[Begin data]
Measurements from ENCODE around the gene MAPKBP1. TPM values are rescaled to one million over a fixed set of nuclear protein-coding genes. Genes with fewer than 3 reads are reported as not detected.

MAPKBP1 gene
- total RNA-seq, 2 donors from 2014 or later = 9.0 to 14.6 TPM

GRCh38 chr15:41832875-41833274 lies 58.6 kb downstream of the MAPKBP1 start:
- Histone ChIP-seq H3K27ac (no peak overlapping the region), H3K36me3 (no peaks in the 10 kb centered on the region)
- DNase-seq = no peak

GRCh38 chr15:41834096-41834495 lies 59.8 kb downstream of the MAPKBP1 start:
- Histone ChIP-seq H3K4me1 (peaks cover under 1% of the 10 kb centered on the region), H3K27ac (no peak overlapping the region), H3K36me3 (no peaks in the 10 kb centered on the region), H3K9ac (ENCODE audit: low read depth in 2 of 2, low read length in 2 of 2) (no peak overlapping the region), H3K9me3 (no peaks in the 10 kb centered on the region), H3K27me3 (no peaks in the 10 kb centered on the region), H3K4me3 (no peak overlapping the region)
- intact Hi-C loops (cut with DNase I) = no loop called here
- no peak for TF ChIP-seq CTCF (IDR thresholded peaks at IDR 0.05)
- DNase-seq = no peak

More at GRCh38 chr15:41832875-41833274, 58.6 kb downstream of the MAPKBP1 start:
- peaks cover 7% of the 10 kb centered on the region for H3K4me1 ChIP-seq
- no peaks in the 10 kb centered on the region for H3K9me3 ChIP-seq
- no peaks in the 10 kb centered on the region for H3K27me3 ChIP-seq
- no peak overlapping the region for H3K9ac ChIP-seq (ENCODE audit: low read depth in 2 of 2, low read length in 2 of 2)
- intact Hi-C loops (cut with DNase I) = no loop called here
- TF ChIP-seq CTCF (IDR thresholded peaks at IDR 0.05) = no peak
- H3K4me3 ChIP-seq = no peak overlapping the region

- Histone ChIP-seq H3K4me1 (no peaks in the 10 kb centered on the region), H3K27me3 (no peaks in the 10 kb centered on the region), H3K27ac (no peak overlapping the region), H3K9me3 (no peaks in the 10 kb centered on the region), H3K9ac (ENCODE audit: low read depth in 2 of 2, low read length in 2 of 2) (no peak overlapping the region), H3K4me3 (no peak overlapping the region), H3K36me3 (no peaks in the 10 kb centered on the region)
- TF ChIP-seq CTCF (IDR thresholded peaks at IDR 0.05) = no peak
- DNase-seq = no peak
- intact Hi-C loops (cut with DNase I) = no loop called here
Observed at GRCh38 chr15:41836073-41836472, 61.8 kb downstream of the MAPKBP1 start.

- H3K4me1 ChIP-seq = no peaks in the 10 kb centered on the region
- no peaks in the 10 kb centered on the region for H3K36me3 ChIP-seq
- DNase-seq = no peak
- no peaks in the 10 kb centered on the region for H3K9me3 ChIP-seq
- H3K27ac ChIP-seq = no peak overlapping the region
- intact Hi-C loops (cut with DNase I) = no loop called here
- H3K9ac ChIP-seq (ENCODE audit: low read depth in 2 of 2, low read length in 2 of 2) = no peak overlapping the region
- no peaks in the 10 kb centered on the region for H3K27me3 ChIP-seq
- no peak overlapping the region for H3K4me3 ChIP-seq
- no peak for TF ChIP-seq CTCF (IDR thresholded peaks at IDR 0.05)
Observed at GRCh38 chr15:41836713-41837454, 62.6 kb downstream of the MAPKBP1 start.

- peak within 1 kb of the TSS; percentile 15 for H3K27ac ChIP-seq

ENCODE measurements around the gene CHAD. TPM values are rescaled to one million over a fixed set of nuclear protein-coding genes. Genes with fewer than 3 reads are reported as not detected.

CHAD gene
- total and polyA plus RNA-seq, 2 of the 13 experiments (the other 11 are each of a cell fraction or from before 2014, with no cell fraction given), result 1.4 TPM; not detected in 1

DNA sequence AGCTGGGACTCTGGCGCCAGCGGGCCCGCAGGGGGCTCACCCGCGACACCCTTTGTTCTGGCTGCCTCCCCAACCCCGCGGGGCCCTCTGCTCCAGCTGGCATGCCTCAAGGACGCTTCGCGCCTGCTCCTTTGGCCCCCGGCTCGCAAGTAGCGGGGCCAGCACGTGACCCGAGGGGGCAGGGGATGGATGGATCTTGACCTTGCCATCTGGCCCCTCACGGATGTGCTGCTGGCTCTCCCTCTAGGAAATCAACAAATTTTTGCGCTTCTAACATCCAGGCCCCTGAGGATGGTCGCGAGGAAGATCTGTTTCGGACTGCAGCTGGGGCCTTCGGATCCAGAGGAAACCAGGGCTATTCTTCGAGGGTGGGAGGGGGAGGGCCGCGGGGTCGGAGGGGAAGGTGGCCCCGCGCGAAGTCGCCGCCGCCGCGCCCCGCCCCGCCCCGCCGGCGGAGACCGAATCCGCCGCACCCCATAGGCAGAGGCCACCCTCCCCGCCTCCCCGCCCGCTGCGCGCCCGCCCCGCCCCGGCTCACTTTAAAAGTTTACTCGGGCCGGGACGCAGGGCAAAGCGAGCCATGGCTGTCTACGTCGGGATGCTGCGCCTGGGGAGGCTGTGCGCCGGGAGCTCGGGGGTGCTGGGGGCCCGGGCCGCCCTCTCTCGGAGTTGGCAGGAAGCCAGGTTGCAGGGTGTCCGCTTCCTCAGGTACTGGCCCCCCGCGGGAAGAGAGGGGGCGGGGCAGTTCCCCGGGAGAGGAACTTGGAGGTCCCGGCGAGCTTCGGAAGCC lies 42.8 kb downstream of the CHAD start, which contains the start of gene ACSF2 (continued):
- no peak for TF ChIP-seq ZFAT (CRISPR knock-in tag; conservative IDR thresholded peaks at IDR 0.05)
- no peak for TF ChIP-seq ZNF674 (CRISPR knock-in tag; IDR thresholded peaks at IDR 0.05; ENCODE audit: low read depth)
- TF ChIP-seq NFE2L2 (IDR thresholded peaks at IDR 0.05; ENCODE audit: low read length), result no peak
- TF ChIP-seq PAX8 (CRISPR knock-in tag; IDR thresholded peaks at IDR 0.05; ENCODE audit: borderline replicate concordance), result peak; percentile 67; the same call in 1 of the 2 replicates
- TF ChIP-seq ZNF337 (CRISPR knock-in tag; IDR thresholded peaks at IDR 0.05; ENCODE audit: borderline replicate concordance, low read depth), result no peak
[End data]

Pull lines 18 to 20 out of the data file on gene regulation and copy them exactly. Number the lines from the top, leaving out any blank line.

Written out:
- TF ChIP-seq CTCF (IDR thresholded peaks at IDR 0.05) = no peak
- H3K4me3 ChIP-seq = no peak overlapping the region

- Histone ChIP-seq H3K4me1 (no peaks in the 10 kb centered on the region), H3K27me3 (no peaks in the 10 kb centered on the region), H3K27ac (no peak overlapping the region), H3K9me3 (no peaks in the 10 kb centered on the region), H3K9ac (ENCODE audit: low read depth in 2 of 2, low read length in 2 of 2) (no peak overlapping the region), H3K4me3 (no peak overlapping the region), H3K36me3 (no peaks in the 10 kb centered on the region)